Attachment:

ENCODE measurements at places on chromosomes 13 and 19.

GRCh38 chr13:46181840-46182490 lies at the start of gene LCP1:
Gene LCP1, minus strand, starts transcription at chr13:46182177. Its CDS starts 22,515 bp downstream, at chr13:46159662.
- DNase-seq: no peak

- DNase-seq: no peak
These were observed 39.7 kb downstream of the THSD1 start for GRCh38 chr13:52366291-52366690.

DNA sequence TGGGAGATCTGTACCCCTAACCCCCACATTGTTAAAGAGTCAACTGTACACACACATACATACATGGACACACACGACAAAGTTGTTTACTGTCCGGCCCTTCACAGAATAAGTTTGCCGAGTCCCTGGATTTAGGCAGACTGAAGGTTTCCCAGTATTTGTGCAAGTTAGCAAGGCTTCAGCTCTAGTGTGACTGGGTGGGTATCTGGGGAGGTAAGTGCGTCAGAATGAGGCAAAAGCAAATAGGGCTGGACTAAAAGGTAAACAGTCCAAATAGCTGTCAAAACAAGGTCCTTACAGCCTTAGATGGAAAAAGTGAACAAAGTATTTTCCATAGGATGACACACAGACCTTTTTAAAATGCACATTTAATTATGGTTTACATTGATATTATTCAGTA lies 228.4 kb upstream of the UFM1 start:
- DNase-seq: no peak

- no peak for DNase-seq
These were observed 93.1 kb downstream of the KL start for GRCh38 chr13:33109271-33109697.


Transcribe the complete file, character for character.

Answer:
ENCODE measurements at places on chromosomes 13 and 19.

GRCh38 chr13:46181840-46182490 lies at the start of gene LCP1:
Gene LCP1, minus strand, starts transcription at chr13:46182177. Its CDS starts 22,515 bp downstream, at chr13:46159662.
- DNase-seq: no peak

- DNase-seq: no peak
These were observed 39.7 kb downstream of the THSD1 start for GRCh38 chr13:52366291-52366690.

DNA sequence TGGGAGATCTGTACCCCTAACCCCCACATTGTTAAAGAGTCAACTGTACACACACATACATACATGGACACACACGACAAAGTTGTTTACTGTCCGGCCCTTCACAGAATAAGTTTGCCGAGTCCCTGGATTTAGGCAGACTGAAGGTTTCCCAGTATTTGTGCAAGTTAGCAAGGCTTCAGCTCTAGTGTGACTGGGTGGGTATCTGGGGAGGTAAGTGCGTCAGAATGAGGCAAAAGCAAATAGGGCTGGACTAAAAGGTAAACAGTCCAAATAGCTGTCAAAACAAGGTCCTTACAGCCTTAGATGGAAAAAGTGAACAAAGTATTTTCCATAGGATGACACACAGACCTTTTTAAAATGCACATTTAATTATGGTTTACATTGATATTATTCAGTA lies 228.4 kb upstream of the UFM1 start:
- DNase-seq: no peak

- no peak for DNase-seq
These were observed 93.1 kb downstream of the KL start for GRCh38 chr13:33109271-33109697.